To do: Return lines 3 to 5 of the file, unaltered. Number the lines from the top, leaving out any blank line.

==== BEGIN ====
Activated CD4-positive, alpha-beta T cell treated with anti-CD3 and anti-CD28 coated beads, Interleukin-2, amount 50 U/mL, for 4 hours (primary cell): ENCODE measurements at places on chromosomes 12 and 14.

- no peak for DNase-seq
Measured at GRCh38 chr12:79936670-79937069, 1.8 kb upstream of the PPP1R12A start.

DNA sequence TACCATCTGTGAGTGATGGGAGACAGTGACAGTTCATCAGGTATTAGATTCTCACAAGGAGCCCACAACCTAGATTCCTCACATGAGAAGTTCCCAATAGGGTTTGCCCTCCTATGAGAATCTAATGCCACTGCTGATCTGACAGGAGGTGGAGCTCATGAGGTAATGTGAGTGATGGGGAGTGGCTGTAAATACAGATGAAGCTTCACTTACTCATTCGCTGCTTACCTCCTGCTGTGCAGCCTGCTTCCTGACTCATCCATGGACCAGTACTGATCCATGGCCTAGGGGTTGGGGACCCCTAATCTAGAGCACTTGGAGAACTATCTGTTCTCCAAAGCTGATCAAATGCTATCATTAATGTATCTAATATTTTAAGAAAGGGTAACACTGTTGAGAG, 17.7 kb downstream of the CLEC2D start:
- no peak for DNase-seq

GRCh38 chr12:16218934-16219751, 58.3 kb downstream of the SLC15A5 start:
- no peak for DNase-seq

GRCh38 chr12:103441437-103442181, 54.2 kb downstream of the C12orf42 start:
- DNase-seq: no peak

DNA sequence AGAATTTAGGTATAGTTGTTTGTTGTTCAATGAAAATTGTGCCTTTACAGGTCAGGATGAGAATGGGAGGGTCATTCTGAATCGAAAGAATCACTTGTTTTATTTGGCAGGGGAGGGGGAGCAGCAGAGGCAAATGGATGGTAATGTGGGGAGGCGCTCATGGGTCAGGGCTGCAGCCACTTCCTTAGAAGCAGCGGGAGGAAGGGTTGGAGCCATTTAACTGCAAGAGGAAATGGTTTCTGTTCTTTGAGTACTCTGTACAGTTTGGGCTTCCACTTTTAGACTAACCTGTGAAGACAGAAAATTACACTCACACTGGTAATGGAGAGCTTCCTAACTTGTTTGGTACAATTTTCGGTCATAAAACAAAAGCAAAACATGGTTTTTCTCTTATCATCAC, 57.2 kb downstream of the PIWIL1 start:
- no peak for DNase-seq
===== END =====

Measured at GRCh38 chr12:79936670-79937069, 1.8 kb upstream of the PPP1R12A start.

DNA sequence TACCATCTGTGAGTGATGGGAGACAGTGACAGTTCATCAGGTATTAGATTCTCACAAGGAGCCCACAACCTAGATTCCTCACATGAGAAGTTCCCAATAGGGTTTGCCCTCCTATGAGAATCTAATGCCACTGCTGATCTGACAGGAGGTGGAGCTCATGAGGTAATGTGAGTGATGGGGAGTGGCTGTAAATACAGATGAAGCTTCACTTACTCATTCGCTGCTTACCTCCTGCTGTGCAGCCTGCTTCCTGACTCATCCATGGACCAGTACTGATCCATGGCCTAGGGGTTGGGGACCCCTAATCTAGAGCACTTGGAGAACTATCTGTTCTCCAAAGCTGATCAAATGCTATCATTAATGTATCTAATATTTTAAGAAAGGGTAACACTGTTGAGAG, 17.7 kb downstream of the CLEC2D start:
- no peak for DNase-seq